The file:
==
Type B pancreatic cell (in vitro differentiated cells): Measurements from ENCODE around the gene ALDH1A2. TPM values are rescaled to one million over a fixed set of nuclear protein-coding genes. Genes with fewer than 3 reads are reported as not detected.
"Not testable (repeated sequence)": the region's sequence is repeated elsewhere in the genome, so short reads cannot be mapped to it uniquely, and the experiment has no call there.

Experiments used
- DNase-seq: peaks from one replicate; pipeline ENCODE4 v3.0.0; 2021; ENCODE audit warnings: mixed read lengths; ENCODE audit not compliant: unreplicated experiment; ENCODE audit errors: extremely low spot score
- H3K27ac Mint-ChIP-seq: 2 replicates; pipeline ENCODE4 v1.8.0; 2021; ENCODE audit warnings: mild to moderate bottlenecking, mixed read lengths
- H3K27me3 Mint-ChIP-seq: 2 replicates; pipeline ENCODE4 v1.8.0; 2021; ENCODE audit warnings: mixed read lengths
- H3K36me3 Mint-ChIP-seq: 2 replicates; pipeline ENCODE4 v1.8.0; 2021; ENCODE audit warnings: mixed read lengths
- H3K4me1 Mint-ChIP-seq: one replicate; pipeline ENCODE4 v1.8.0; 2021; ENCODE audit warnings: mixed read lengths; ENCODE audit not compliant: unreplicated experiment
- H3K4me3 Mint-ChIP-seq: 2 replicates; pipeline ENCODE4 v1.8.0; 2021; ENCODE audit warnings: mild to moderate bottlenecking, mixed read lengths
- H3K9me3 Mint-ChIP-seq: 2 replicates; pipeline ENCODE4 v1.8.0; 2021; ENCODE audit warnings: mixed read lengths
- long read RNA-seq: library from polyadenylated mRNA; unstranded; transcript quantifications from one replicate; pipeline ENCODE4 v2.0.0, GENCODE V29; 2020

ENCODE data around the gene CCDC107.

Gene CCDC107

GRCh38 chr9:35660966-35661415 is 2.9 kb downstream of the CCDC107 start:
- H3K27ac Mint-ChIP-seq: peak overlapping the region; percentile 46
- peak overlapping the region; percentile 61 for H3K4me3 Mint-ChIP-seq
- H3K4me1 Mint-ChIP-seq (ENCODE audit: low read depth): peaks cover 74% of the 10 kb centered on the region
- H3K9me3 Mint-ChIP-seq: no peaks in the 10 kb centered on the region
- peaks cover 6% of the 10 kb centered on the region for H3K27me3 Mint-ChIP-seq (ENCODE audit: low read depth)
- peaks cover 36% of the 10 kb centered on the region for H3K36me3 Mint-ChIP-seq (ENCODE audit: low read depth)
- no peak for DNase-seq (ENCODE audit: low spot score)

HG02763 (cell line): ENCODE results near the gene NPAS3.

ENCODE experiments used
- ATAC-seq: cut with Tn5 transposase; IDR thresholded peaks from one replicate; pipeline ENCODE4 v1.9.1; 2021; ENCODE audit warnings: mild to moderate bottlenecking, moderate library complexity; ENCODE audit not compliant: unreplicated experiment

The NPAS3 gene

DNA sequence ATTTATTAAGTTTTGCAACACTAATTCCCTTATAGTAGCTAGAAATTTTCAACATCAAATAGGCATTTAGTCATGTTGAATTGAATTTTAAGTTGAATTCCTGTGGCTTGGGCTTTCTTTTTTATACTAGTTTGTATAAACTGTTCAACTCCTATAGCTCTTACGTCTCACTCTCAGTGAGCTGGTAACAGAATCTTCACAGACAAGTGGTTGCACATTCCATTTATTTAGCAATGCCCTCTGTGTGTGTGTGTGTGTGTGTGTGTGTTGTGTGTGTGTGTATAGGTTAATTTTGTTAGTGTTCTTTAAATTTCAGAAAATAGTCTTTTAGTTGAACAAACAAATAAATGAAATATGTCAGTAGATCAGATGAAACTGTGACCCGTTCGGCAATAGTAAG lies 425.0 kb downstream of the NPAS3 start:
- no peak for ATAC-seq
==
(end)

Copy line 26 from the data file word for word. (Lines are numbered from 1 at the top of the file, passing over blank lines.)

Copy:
DNA sequence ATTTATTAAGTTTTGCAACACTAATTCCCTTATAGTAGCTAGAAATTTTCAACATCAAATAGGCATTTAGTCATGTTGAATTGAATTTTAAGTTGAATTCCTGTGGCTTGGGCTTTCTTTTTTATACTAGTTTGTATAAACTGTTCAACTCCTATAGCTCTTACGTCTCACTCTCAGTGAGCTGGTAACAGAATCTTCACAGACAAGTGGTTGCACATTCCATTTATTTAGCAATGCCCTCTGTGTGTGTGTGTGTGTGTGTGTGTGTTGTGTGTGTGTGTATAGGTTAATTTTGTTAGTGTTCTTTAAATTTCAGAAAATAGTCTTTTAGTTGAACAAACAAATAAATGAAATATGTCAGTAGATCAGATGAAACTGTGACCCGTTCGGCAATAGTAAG lies 425.0 kb downstream of the NPAS3 start: